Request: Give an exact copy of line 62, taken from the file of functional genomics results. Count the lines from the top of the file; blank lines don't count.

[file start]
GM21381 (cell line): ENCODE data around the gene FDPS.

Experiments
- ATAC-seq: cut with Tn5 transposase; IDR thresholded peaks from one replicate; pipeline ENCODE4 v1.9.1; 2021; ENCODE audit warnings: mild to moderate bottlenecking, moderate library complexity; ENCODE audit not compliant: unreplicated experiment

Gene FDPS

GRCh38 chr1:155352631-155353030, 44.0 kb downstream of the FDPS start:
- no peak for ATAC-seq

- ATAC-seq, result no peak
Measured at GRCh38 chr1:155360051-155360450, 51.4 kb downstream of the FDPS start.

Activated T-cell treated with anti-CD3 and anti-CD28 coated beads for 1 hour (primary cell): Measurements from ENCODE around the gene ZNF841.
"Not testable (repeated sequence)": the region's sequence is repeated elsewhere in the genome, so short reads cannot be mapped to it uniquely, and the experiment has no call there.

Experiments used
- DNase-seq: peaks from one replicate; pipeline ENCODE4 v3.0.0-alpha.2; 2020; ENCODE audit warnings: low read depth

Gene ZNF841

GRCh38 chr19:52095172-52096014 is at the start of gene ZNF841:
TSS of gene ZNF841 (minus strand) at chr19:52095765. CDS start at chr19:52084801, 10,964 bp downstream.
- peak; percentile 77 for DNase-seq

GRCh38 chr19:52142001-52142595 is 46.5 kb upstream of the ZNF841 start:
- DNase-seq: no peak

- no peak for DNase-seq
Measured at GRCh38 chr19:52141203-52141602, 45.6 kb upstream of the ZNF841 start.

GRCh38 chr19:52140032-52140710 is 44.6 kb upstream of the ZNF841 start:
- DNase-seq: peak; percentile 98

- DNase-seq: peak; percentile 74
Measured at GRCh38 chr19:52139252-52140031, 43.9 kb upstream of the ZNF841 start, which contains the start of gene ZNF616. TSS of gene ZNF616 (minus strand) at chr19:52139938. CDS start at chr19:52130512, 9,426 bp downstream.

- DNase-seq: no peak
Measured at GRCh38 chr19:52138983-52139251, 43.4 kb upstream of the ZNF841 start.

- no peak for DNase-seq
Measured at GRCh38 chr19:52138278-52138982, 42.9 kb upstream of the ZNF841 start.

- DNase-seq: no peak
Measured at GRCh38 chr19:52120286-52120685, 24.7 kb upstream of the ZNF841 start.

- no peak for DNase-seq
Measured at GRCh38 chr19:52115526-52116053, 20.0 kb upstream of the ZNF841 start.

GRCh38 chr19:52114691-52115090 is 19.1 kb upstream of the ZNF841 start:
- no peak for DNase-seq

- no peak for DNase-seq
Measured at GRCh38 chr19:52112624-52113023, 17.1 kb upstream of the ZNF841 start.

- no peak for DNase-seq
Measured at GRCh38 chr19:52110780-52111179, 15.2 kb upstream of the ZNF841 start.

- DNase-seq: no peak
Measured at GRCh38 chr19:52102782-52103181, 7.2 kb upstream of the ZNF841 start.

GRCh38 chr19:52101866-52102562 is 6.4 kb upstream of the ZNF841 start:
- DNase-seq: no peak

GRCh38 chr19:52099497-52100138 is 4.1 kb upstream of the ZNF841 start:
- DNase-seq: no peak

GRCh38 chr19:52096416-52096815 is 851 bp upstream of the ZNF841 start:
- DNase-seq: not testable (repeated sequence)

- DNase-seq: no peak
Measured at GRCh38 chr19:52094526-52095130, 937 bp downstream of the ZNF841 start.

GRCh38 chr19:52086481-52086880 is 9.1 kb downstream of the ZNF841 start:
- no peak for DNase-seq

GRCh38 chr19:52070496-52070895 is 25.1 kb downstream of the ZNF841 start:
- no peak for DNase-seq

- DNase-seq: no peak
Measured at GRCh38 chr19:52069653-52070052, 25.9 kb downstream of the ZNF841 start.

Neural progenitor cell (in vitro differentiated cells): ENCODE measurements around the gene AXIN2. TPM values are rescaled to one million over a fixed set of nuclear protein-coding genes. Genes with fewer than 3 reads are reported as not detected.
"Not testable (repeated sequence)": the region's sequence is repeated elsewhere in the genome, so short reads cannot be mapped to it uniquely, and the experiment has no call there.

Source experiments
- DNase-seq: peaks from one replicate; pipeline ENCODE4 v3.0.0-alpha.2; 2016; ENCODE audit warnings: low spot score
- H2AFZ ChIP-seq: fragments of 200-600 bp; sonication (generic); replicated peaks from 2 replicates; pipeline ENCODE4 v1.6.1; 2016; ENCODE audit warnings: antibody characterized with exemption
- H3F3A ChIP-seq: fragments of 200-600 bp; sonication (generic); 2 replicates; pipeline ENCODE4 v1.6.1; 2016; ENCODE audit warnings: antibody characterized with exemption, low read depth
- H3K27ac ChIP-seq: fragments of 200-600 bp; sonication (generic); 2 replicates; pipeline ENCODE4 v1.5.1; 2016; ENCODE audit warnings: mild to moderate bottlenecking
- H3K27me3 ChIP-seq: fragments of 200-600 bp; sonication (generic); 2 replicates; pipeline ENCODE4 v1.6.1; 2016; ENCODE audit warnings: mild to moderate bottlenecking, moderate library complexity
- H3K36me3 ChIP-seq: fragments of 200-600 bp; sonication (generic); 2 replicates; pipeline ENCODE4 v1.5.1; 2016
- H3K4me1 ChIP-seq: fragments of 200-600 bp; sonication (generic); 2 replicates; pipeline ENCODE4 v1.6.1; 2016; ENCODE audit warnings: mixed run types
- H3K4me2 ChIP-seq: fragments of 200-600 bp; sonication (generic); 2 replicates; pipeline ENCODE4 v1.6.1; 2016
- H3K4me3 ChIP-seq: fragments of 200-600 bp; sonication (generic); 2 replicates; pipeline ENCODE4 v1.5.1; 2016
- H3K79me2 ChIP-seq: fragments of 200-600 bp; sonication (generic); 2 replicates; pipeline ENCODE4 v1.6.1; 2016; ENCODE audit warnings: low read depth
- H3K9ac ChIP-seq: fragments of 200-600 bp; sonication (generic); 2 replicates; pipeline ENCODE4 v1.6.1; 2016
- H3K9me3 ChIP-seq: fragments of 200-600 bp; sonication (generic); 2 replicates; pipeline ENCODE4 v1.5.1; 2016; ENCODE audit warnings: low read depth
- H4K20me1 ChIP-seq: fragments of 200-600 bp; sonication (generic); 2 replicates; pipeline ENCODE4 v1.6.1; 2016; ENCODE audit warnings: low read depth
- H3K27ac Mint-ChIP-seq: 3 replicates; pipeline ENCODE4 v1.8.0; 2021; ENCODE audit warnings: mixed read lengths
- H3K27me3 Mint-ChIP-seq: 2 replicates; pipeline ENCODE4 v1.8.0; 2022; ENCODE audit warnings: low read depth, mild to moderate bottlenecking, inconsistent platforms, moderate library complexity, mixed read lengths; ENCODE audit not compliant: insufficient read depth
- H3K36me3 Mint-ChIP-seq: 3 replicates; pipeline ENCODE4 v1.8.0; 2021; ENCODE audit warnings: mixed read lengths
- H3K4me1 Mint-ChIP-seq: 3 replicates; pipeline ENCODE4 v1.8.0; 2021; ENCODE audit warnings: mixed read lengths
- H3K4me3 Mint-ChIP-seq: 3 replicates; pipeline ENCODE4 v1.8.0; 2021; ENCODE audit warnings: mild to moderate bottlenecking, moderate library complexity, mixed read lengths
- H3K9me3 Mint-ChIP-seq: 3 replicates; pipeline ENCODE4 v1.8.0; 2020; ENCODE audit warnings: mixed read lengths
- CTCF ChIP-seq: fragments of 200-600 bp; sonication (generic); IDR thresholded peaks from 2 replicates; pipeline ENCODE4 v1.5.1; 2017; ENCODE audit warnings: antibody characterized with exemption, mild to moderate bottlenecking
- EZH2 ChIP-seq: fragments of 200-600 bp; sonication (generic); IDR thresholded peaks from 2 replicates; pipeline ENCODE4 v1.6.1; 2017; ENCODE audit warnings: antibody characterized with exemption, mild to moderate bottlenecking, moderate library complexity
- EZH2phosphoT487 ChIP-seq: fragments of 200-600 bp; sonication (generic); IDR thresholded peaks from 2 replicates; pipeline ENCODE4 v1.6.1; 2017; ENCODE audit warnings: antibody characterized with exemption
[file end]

- H3K27me3 ChIP-seq: fragments of 200-600 bp; sonication (generic); 2 replicates; pipeline ENCODE4 v1.6.1; 2016; ENCODE audit warnings: mild to moderate bottlenecking, moderate library complexity